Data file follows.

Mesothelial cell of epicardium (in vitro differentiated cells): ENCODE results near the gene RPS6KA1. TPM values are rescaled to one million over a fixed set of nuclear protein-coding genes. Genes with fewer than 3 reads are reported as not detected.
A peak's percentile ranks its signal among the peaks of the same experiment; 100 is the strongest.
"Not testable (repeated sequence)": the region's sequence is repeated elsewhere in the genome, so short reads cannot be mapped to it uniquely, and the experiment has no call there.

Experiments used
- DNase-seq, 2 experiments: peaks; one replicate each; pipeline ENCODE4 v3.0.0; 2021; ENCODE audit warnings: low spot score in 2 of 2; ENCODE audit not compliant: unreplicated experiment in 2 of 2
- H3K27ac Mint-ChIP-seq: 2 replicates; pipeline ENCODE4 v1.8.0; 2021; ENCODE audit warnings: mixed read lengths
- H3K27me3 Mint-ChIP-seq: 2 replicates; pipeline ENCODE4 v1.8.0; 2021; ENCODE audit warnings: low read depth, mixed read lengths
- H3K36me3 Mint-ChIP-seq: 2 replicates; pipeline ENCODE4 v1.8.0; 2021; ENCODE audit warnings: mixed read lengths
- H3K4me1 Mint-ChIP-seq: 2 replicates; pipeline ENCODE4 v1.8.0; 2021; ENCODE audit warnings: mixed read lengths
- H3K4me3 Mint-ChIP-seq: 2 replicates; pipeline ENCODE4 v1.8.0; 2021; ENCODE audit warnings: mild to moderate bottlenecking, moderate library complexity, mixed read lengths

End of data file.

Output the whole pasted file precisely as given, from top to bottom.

Mesothelial cell of epicardium (in vitro differentiated cells): ENCODE results near the gene RPS6KA1. TPM values are rescaled to one million over a fixed set of nuclear protein-coding genes. Genes with fewer than 3 reads are reported as not detected.
A peak's percentile ranks its signal among the peaks of the same experiment; 100 is the strongest.
"Not testable (repeated sequence)": the region's sequence is repeated elsewhere in the genome, so short reads cannot be mapped to it uniquely, and the experiment has no call there.

Experiments used
- DNase-seq, 2 experiments: peaks; one replicate each; pipeline ENCODE4 v3.0.0; 2021; ENCODE audit warnings: low spot score in 2 of 2; ENCODE audit not compliant: unreplicated experiment in 2 of 2
- H3K27ac Mint-ChIP-seq: 2 replicates; pipeline ENCODE4 v1.8.0; 2021; ENCODE audit warnings: mixed read lengths
- H3K27me3 Mint-ChIP-seq: 2 replicates; pipeline ENCODE4 v1.8.0; 2021; ENCODE audit warnings: low read depth, mixed read lengths
- H3K36me3 Mint-ChIP-seq: 2 replicates; pipeline ENCODE4 v1.8.0; 2021; ENCODE audit warnings: mixed read lengths
- H3K4me1 Mint-ChIP-seq: 2 replicates; pipeline ENCODE4 v1.8.0; 2021; ENCODE audit warnings: mixed read lengths
- H3K4me3 Mint-ChIP-seq: 2 replicates; pipeline ENCODE4 v1.8.0; 2021; ENCODE audit warnings: mild to moderate bottlenecking, moderate library complexity, mixed read lengths